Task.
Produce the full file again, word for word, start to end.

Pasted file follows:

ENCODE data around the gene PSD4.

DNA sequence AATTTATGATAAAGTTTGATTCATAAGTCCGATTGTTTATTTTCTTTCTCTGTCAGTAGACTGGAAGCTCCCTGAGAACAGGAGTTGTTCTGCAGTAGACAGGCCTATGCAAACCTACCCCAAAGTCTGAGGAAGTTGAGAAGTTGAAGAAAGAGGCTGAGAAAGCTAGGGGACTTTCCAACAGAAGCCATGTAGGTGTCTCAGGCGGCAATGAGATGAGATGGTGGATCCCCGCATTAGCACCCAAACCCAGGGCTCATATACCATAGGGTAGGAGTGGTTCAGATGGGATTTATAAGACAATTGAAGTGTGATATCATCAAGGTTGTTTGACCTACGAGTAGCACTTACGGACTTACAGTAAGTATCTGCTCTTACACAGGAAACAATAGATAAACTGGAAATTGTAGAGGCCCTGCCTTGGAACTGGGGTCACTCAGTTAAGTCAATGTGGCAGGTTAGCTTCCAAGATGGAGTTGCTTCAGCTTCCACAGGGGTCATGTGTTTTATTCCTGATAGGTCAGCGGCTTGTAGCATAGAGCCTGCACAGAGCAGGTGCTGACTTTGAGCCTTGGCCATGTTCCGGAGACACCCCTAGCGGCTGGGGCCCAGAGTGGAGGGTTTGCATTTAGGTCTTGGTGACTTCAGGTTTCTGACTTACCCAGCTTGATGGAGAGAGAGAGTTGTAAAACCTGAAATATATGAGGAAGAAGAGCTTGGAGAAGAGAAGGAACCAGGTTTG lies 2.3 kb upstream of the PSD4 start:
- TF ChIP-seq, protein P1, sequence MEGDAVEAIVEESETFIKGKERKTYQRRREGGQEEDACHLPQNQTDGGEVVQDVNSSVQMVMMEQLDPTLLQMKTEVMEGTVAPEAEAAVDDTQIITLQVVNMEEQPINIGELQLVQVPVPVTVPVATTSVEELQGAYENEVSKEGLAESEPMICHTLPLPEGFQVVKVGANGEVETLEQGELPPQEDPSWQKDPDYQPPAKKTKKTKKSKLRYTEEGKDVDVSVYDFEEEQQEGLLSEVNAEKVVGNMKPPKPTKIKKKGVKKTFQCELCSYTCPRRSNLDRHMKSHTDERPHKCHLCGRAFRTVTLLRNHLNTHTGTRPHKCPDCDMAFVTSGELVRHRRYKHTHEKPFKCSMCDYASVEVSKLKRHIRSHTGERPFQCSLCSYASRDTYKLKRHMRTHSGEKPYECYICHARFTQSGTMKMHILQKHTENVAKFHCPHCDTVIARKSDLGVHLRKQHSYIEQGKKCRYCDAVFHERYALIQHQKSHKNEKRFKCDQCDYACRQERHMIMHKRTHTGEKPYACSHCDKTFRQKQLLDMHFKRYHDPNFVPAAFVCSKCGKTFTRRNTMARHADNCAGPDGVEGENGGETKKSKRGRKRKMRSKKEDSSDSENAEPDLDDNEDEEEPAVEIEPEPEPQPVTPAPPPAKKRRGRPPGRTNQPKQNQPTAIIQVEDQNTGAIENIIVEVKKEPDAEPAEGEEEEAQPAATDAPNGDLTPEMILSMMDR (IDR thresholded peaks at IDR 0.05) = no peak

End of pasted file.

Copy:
ENCODE data around the gene PSD4.

DNA sequence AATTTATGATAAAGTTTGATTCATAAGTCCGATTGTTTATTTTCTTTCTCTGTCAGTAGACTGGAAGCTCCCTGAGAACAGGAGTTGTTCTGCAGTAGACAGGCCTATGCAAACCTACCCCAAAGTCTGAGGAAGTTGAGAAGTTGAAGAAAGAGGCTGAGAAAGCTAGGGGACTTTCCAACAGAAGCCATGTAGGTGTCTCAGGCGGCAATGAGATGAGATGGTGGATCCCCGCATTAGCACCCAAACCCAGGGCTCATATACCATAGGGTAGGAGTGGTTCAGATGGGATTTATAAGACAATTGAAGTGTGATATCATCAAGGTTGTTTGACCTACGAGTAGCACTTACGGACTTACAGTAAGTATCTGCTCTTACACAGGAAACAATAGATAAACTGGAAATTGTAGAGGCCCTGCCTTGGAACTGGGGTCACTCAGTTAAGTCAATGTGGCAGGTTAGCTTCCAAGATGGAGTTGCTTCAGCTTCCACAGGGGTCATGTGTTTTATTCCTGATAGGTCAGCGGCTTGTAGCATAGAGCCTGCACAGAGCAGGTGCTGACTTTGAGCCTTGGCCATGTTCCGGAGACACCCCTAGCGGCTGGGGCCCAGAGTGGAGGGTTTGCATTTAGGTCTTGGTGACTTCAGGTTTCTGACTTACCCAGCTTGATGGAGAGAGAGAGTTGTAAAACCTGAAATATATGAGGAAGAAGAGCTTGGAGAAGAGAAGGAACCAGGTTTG lies 2.3 kb upstream of the PSD4 start:
- TF ChIP-seq, protein P1, sequence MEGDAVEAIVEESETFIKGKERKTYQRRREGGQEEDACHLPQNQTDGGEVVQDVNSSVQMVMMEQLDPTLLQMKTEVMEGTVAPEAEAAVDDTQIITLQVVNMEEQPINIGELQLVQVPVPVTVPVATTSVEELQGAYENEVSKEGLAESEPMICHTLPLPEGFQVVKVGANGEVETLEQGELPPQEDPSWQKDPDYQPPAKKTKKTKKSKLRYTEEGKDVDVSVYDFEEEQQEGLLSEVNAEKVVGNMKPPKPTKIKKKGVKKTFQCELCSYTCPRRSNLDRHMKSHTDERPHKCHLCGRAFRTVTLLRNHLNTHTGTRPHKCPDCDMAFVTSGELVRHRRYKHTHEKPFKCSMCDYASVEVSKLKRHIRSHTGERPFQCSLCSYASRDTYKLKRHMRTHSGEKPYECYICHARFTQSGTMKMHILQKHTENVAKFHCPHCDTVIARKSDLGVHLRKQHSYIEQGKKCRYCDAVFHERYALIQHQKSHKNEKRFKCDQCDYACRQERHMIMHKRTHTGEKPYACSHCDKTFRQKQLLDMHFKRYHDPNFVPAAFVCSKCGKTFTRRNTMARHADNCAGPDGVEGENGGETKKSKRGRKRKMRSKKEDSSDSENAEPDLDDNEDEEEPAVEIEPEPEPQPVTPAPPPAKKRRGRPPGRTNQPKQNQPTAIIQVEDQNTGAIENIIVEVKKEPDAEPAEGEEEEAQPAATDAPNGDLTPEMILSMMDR (IDR thresholded peaks at IDR 0.05) = no peak